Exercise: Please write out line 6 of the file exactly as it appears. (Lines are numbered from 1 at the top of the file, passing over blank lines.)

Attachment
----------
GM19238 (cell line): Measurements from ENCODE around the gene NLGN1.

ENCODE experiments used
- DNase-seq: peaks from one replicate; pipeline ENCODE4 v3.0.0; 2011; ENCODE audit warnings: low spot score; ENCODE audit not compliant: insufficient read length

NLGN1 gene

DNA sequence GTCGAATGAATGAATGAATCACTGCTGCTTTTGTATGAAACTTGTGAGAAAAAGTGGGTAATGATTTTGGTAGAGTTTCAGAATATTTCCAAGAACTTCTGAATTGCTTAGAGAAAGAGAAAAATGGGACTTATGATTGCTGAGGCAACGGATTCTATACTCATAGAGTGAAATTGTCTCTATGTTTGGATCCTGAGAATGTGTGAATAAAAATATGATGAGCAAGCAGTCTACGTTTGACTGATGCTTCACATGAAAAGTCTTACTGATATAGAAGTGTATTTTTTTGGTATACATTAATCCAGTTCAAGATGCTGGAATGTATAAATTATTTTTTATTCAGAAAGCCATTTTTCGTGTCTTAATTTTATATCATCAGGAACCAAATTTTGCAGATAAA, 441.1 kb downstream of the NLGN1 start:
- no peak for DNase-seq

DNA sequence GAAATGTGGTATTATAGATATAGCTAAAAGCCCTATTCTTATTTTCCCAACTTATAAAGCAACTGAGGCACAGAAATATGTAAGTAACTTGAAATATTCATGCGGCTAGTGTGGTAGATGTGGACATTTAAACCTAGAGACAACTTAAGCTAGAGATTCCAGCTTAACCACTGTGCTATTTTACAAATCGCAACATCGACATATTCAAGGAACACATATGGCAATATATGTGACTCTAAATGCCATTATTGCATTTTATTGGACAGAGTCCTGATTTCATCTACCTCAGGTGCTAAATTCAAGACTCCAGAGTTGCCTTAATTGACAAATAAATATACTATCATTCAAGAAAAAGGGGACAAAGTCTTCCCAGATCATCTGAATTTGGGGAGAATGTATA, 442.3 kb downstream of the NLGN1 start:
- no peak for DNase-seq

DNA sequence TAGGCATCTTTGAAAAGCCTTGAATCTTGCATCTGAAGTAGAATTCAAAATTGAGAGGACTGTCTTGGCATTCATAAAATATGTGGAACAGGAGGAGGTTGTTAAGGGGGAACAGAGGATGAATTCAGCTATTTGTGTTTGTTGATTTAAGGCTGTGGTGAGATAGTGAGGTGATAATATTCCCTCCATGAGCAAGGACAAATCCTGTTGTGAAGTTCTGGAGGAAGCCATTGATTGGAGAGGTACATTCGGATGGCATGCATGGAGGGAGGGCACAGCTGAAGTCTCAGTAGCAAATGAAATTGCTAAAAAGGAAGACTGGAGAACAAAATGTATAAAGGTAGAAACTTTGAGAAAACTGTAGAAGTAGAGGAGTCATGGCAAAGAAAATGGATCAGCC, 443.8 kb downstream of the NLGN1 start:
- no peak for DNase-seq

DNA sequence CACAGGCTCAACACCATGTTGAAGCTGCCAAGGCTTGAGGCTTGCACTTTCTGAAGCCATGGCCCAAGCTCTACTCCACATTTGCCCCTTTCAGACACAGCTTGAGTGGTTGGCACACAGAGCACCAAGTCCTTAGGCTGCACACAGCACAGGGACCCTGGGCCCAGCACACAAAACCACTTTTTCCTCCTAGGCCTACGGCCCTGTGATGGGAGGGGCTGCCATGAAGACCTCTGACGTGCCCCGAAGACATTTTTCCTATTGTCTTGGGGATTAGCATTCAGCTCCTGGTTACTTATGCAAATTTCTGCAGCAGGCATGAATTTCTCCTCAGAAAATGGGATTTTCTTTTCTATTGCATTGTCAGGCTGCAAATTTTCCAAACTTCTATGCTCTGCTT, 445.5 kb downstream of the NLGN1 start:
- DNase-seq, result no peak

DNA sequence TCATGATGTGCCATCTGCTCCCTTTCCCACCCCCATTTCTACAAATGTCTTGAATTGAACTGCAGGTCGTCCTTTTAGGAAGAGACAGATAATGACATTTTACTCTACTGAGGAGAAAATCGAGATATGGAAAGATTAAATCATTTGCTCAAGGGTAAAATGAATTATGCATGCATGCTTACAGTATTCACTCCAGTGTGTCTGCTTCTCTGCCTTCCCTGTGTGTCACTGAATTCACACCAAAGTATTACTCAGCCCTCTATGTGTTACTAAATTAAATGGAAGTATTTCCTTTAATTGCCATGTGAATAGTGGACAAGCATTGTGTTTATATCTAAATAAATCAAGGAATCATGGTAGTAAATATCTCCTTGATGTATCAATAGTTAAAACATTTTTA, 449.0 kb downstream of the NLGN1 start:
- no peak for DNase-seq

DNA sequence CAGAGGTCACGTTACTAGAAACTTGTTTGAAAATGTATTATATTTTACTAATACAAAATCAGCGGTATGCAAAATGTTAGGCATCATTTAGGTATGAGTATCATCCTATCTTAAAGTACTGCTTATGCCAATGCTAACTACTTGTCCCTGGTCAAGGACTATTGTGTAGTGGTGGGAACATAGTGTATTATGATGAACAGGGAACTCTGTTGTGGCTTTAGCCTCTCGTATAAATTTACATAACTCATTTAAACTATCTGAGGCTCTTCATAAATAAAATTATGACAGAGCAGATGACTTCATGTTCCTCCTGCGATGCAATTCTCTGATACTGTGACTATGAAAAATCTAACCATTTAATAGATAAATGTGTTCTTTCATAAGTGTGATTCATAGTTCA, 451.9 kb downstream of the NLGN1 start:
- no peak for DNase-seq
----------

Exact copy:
- no peak for DNase-seq